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Gardening tips for February

Gardening tips for February

As the days begin to lengthen, snowdrops and early spring bulbs start to colour the garden, a sign that spring is tantalisingly close. Longer days encourage us to enjoy more time outdoors, planning and looking forward to the fresh new season and with it the welcome explosion of spring colour.

Gardening tips for February

Terrace Garden

  • Plant pots of Lilies for a fragrant summer display. See our wide choice of easy to grow summer flowering bulbs, including begonias, dahlias and gladioli, many of which also make great cut flowers for the home.
  • Re-fresh patio pots, hanging baskets and window boxes with a cheerful display of early season primroses, violas and bellis, planting potted spring bulbs into the gaps for an extra burst of flower colour.
  • One of the most economical way to ensure your tubs and baskets are full of cascading colour this coming summer, is to grow your own bedding plants from young plants, potted up into small pots to grow on in a warm frost-free greenhouse, conservatory or windowsill until all risk of frost is passed.
Gardening tips for February

Beds and Borders

  • Winter flowering shrubs that have finished flowering can be pruned now. Cut stems of Cornus and Salix back hard to encourage strong new stems of vibrant colour for next winter’s display.
  • Deciduous grasses left alone to protect overwintering beneficial insects can be cut down now to make way for fresh new seasons growth. Brush or rake growth of evergreen grasses to remove dead foliage.
  • Continue to plant new hedges, trees and shrubs, beneficial to our wildlife and wider environment, to allow them time to establish before the summer, top-dressing borders with a layer of mulch of farmyard manure, to help prevent weeds as well as to give your plants a welcome spring boost.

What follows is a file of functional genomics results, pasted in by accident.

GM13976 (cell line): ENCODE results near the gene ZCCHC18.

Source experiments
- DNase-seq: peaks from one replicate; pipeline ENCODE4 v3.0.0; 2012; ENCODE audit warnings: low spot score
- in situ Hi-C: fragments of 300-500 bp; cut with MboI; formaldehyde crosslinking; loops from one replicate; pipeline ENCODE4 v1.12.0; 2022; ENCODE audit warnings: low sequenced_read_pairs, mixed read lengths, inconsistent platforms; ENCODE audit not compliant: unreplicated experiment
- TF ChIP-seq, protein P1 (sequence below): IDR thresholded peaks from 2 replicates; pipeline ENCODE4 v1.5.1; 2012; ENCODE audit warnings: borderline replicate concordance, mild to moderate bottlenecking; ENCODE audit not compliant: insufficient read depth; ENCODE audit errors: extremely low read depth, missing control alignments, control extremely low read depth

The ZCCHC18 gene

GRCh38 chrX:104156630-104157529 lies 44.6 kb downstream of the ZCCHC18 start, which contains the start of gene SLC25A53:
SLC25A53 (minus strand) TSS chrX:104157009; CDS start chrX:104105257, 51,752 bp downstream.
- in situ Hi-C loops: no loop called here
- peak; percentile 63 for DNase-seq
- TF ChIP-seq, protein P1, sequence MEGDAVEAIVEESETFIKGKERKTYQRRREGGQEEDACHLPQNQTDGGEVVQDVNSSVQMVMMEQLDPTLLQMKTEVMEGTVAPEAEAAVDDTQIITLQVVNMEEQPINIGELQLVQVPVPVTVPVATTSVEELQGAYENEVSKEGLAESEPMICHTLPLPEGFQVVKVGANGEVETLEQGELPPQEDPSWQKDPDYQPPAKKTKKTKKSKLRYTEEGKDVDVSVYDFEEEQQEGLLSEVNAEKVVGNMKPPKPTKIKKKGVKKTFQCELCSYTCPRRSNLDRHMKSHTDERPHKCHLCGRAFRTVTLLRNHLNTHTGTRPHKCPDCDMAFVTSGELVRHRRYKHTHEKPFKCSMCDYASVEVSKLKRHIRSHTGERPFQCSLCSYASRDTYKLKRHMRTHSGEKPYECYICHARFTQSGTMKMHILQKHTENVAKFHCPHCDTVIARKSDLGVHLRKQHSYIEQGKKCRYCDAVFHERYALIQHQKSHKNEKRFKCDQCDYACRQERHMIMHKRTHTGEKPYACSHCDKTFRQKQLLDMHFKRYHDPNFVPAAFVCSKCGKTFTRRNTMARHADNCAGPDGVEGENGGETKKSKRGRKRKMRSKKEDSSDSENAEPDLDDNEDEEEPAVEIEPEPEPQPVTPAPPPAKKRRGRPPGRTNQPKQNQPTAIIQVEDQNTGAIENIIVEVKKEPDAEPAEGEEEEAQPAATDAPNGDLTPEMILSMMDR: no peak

Gardening tips for February

Cottage Garden

  • Clumps of Snowdrops that have finished flowering can be lifted at the end of the month while they are still in leaf, carefully split into smaller clumps, each then replanted to the same depth in their newly chosen positions, naturalising in time into spectacular drifts.
  • Prune Wisteria to encourage strong flower buds by cutting side shoots back hard to just two or three buds.
  • Easy to grow hardy annuals such as our much-loved Love-in-the-mist or English Marigold can be sown now, sprinkled into straight into borders where they are intended to flower.
  • Cut back stems of late summer and autumn flowering Clematis to the lowest pair of strong buds to encourage strong new stems bearing this year’s display.
  • Now is great time to plant new Roses. Visit your local store for our great range, including David Austin English Roses for unbeatable garden performance.
Gardening tips for February

Fruit Garden

  • Cut spent canes of autumn fruiting Raspberries to the floor to encourage new stems to grow in their place, planting new freshly potted raspberry canes for a succession of ready to pick berries from early summer to autumn.
  • Complete pruning apple and pear trees, as well as soft fruit bushes, such as gooseberries and blackcurrants. Aim to create an open goblet shape of strong branches ready to carry your summer harvest. Plant new trees and bushes and look forward to delicious home-grown fruit, picked fresh from the garden.
Gardening tips for February

Vegetable Garden

  • Fork over vegetable beds, removing any weeds whilst adding plenty of farmyard manure as you go. To help warm the soil quicker for spring planting, consider covering prepared beds with black weed membrane until you are ready.
  • Start Potatoes into growth by ‘chitting’ them now in readiness for planting in March. The easiest way to do this is to stand them in an egg box, eyes uppermost, in a light frost free shed or garage to encourage new shoots to form.
Gardening tips for February


  • Sow Sweet Peas under cover for strong bushy plants ready for planting out in April. Soak seeds for 24 hours in tepid water prior to sowing to help speed up germination, allowing two seeds per root trainer or deep pot.
  • Buy your flower and vegetable seeds in readiness for sowing. Browse our extensive choice of inspiring grow-your-own ranges for a colourful and productive garden this summer no matter how big or small your garden space.